In its second agtech investment in two weeks, Maersk Growth, a venture vehicle run by the global shipping firm, has invested $2.4 million in a seed-stage financing round for food-focused blockchain provider Ripe Technology.
Established last year, Ripe Technology’s platform allows growers, labs, distributors and retailers to contribute information to a shared distributed database that facilitates traceability throughout the supply chain. The company says the data its offerings produce help its users identify food producers capable of meeting very specific requirements in terms of origin, quality, flavor and other factors.
The system requires farmers to enter information into the distributed database through the use of handheld devices. It is currently being tested in pilot projects involving tomato growers in New Hampshire and Sweetgreen, a salad-focused restaurant chain.
“Having access to Maersk’s global reach, rich history and enthusiasm in our work has truly been humbling,” Ripe founder and chief executive Raja Ramachandaran said.
Last week, Maersk Growth completed its first agtech investment – participating in a Finistere Ventures-led $6.5 million Series A financing round for TeleSense, which offers a combination of hardware and software designed to monitor the temperature and humidity of stored commodities.
Not ‘just a bag of money’
Maersk Growth venture partner Peter Jorgensen told Agri Investor the unit was introduced to Ripe through an accelerator run by Rabobank and Techstars. He said it was joined in the seed investment round by Relish Works, a start-up incubator connected with 115-year-old family-owned foodservice provider Gordon Food Service.
“We are also new in this [venture capital investing] and like to have co-investors because you get that validation,” Jorgensen explained. “To get a validation from an industry player is worth more to us than somebody coming in with just a bag of money.”
Ripe’s food-specific approach to blockchain fits well with Maersk Growth, which focuses on businesses that can help introduce more data into supply-chain operations, as part of the parent shipping company’s efforts to evolve into an end-to-end logistics provider, Jorgensen said.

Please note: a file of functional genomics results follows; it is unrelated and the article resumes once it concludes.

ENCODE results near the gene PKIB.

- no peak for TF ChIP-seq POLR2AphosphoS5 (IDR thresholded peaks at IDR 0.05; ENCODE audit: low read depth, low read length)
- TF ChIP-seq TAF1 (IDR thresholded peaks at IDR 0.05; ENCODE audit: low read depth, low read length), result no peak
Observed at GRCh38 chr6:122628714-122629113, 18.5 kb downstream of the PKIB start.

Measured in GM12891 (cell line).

He explained that Maersk has already established a joint venture with Microsoft called TradeLens, which is designed to apply blockchain technology to shipping documents. In the future, Jorgensen said, Maersk may look to combine the two companies, adding that the whole market remains too new to say much about the venture’s future beyond this.
Over time, said Jorgensen, the wide variety of investor activity currently focused on blockchain is likely to result in some degree of consolidation around a platform that could end up focusing on something different. In the meantime, he said, blockchain remains the best avenue to begin developing necessary platforms specific to distinct industries – in this case, food.
Such a system can be particularly useful in the sector by helping prove to consumers that a product is genuinely organic, in the instance of a food recall or in providing consumers with the sense of authenticity that is increasingly important in how food is marketed, said Jorgensen.
“We don’t think consumers are going to pay more for this, necessarily, but if you can’t provide it, you will be deselected” he added.
For Ripe, partnering Maersk allows the company to access a potential customer base of the global shipping giant’s wide-ranging group of clients, Jorgensen said, adding that he had already helped the company enlist the largest dairy and meat exporters in Denmark as users.
“We would like to invest in companies that have some customer validation, through hopefully a few paying customers, then some pilots. We can help them scale and onboard a few more customers quicker,” said Jorgensen.